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USA: Initiative drives aim to curb oil dependence

Installation of charging stations fuels mission for a Better Place

WAILUKU – There may only be about 50 electric cars on Maui today, said Anne Ku, director of the University of Hawaii Maui College’s new Maui Electric Vehicle Alliance, but alternative-energy investors are banking on big jumps in the number of these more powerful and less expensive cars on Valley Isle streets soon.

Putting infrastructure in place to charge the electric vehicles up is key to growth, said Brian Goldstein, director of Better Place of Hawaii, whose company recently installed seven charging stations on Maui and 130 across the state.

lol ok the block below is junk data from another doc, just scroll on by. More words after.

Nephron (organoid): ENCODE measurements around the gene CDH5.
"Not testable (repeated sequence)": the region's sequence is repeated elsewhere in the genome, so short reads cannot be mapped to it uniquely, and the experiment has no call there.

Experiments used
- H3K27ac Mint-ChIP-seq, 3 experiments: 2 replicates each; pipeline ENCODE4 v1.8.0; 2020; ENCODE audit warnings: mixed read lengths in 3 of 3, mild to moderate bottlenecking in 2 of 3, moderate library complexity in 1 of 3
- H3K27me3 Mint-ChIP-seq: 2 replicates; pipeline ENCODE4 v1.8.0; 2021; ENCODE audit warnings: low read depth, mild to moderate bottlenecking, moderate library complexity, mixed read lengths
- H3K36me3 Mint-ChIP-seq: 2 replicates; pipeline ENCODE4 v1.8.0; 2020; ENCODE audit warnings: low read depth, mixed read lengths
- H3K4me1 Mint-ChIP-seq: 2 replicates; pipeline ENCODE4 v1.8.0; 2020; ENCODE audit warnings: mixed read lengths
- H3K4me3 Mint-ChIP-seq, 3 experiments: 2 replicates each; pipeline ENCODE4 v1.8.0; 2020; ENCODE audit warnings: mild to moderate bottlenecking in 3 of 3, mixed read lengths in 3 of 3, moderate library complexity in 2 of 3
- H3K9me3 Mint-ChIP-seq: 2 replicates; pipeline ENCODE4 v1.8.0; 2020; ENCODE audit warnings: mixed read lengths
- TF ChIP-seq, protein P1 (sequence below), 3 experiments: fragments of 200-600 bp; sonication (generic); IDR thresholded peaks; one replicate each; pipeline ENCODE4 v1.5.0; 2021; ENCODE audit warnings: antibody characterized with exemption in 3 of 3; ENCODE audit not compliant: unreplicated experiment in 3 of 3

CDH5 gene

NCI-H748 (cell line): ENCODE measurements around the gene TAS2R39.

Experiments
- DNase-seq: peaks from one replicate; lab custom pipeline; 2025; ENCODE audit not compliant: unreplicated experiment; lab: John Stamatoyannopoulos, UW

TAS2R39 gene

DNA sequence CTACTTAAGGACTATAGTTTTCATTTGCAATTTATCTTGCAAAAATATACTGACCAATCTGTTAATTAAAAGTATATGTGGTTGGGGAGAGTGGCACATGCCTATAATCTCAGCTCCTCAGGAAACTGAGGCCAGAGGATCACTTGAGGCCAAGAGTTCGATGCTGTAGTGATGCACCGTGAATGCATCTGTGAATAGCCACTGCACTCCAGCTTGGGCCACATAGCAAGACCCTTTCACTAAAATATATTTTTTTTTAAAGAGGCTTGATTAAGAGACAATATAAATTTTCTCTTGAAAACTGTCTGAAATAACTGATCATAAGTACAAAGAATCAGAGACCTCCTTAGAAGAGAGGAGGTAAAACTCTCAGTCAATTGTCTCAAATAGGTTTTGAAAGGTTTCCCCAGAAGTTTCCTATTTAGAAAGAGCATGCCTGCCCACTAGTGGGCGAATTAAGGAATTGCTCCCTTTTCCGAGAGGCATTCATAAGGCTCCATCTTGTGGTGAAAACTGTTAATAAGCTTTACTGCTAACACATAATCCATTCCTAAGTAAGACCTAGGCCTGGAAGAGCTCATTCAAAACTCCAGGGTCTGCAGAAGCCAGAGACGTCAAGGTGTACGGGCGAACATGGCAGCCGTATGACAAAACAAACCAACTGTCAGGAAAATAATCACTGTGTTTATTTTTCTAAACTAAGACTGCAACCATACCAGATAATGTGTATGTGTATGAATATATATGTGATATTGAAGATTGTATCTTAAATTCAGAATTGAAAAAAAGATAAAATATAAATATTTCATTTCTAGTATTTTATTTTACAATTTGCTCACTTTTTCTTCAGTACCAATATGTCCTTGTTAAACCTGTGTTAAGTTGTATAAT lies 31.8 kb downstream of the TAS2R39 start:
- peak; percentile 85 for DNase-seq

Much like cellphone towers gave greater coverage to mobile phones and led to them being used by nearly everyone everywhere, Goldstein said, the easier his company makes it for people to power up their electric vehicles, the more likely it will be that Maui and Hawaii residents will literally buy into the movement.

“I think our name explains our mission, to create a Better Place,” Goldstein said. “And our goals fit in well with those of Hawaii’s to reduce the dependence on foreign oil by 70 percent by 2030.”

Goldstein said he expects and hopes that the number of electric vehicles will go from about 350 now in Hawaii to 1,000 by the end of the year. The number of makes and models of such vehicles is expected to grow from three to about 18 in the next 18 months, he said. Those here now include the Chevy Volt, Mitsubishi i and Nissan LEAF. And Toyota and Ford soon will begin selling electric vehicles as well.


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